Saturday, December 8, 2012

Louis L'Amour's Short Christmas Story

By Celia Yeary

Louis L'Amour is a legendary master of tales from the American West frontier. In addition to a large number of novels, he also created many short stories. While researching his life and his work, I learned he had written one short Christmas story titled "The Moon of the Trees Broken by Snow."

American Indians gave names to each of the full moons to keep track of the passing year. The names are associated with the entire month until the next full moon occurs. This helped them keep track of the passing year. Since a lunar month averages 29 days, the dates of the moon change from year to year.
Many full moon names exist, as each tribe has its own.

The names are derived from some event in nature. Although Louis L'Amour does not identify the Native American tribe in his story, the title more closely resembles the moon names of the Dakota Sioux:

Moon When the Trees Pop
Moon When the Eyes Are Sore From Bright Snow
Moon When Berries Are Ripe
Moon When Horns Are Broken Off
With some difficulty I found a copy of this short story. Originally, it had been printed in an collection of his stories titled Yondering. But when historians were collecting and printing these short stories, L'Amour's son said this particular one did not belong with the others. So, a second edition was printed which omitted the Christmas story.
The Collected Short Stories of Louis L'Amour: Unabridged Selections from The Frontier Stories: Volume 1

When the internet proved fruitless, I asked my local librarian. She took me to several areas in the library to look for volumes of short stories categorized by author. No luck. Disappointed, I searched the Louis L'Amour shelf for a novel titled Bendigo Shafter  in which he had included a Christmas scene, thinking that might work for my post. During this search, I found three very thick volumes titled: The Collected Short Stories of Louis L'Amour. In volume one, I found "The Moon of the Trees Broken by Snow."

Imagine my excitement!

I checked out the book and read the very short story. It's a parable concerning Christmas, a haunting desolate tale that becomes obvious early in the story. The time is long ago, and the setting is somewhere in the American West.

Brief Synopsis:
A very old man and a twelve year old boy, along with his mother and little sister live in a cave. A long drought has driven everyone away long ago. The four remain, trying to survive, but soon the situation becomes impossible.

The boy had taken on the role of the man of the group, but he had no idea what to do or where to go.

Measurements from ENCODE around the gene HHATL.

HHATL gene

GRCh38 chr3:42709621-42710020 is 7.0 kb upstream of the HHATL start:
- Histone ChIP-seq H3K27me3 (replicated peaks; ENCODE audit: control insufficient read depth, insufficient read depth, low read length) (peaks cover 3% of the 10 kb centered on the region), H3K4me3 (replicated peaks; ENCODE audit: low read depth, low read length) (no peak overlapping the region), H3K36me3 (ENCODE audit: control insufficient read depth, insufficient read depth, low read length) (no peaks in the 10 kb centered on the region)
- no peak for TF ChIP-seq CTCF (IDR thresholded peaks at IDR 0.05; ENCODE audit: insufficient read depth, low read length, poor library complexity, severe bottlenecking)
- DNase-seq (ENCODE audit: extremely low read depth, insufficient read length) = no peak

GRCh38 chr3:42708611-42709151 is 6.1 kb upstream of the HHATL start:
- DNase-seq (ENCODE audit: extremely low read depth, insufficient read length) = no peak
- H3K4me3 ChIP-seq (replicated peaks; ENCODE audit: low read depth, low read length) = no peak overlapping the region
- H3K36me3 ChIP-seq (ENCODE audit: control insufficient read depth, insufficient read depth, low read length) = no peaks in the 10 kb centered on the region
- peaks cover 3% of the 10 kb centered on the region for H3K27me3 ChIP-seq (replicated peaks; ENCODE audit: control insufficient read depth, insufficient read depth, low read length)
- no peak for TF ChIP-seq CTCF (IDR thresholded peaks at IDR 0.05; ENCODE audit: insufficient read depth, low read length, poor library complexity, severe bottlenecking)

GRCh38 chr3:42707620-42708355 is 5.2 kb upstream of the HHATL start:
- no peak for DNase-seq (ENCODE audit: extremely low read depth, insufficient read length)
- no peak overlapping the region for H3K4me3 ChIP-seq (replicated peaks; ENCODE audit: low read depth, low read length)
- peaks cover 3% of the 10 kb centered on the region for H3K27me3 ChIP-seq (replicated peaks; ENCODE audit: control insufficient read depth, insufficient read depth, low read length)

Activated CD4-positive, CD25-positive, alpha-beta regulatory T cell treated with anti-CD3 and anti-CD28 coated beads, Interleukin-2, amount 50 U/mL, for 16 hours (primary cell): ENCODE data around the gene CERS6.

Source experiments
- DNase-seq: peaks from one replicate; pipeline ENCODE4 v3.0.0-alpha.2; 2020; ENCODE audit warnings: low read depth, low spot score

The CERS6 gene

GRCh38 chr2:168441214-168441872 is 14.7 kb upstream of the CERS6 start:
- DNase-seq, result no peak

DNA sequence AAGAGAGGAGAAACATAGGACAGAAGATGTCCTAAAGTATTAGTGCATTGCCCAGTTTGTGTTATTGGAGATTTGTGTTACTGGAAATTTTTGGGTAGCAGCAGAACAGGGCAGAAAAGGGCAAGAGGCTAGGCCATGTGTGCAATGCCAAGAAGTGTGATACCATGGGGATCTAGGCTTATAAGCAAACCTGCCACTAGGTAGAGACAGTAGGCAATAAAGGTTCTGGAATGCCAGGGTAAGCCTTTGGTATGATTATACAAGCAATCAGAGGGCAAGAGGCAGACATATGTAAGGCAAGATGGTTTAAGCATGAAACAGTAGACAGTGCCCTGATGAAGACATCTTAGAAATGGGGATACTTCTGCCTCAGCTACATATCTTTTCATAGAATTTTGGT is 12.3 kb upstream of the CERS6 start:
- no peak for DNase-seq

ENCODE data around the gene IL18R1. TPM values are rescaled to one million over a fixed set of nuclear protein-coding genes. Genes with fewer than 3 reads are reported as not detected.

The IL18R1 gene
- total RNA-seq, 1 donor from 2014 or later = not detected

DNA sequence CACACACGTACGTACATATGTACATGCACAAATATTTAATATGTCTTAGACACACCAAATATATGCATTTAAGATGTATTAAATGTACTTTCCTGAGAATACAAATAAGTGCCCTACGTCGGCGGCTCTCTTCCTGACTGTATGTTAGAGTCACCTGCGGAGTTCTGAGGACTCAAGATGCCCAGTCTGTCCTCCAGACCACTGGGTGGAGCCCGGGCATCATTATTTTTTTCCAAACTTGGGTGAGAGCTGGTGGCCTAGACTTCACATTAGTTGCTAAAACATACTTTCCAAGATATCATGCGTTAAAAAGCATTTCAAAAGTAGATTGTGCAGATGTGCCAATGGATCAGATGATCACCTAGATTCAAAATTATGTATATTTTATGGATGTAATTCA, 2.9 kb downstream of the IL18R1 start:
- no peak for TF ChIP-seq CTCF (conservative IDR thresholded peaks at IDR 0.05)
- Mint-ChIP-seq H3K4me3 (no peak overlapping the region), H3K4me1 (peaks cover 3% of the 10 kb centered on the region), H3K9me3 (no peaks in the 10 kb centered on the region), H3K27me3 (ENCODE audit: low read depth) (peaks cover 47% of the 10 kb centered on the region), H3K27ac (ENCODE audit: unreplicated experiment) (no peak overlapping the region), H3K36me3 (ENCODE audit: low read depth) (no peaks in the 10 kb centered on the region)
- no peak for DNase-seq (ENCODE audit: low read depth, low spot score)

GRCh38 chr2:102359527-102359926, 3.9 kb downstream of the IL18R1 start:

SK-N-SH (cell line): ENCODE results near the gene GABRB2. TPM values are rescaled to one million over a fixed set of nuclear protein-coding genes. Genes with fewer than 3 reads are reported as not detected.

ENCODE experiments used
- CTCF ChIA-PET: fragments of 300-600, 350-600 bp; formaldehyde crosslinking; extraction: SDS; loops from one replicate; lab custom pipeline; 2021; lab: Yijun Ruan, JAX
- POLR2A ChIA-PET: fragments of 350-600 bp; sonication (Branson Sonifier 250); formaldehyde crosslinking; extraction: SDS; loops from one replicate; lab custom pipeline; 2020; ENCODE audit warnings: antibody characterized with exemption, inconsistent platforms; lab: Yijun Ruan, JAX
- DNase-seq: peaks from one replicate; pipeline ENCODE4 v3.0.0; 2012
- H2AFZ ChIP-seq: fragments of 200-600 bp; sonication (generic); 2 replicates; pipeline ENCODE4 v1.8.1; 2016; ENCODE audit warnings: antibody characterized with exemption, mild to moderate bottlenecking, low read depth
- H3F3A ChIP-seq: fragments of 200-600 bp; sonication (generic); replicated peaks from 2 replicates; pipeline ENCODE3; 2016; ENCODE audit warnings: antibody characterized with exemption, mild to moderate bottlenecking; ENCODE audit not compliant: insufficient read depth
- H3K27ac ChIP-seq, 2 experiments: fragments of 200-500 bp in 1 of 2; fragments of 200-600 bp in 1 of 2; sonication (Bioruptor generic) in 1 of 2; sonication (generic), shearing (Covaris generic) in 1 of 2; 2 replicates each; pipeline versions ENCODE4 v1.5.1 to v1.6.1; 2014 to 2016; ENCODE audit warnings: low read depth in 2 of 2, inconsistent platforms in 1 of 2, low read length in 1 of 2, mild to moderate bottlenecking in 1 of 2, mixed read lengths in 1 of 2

The old man told him of a dream in which he saw men in shining robes following a star. He explained that he had no idea who these people were, or why they were following a star, but...he was certain the message was important.

The boy and the woman paid him no mind, attributing the story to the ramblings of an old man. But one night, when the four were at their lowest point, starving and dehydrated, the old man calls the boy out and tells him to look up. There, he pointed to the dark sky with a full moon and bright stars. One star stood out more than the rest. He told the boy, Follow the Star. The men in shining robes in my dream followed a star, he said.

The next night, the boy goes out and sees the star. He breaks a straight limb from a dead yucca plant and aligns it on the ground with a boulder and the star. There, he said. That is the direction we will take in the morning. The boy did this every night where they rested so he would know which direction to travel the next day, and soon they found damp earth and more seeds to eat.

At one point, the old man told the boy of strange beasts the men with the shining robes rode.

The boy asked what they found at the end of their journey. By that time, snow had fallen. The old man answered that they found a place where animals lived, and inside was a baby on a bed of hay.

The men in shining robes? What did they do?

He said, they brought gifts and bowed down and worshipped him. It was the time of The Moon of the Trees Broken by Snow.

The boy said, I will think on this later. Now, we have much work to do in the place of our new home.
I've learned to love and appreciate short stories, and have written a few. Although I will never match the uniqueness and creativity of Louis L'Amour, I strive to write good ones.
May the remainder of 2012 be good to you and yours, and may
Peace on Earth and Goodwill Toward Men reign in our hearts.

Celia Yeary-Romance...and a little bit 'o Texas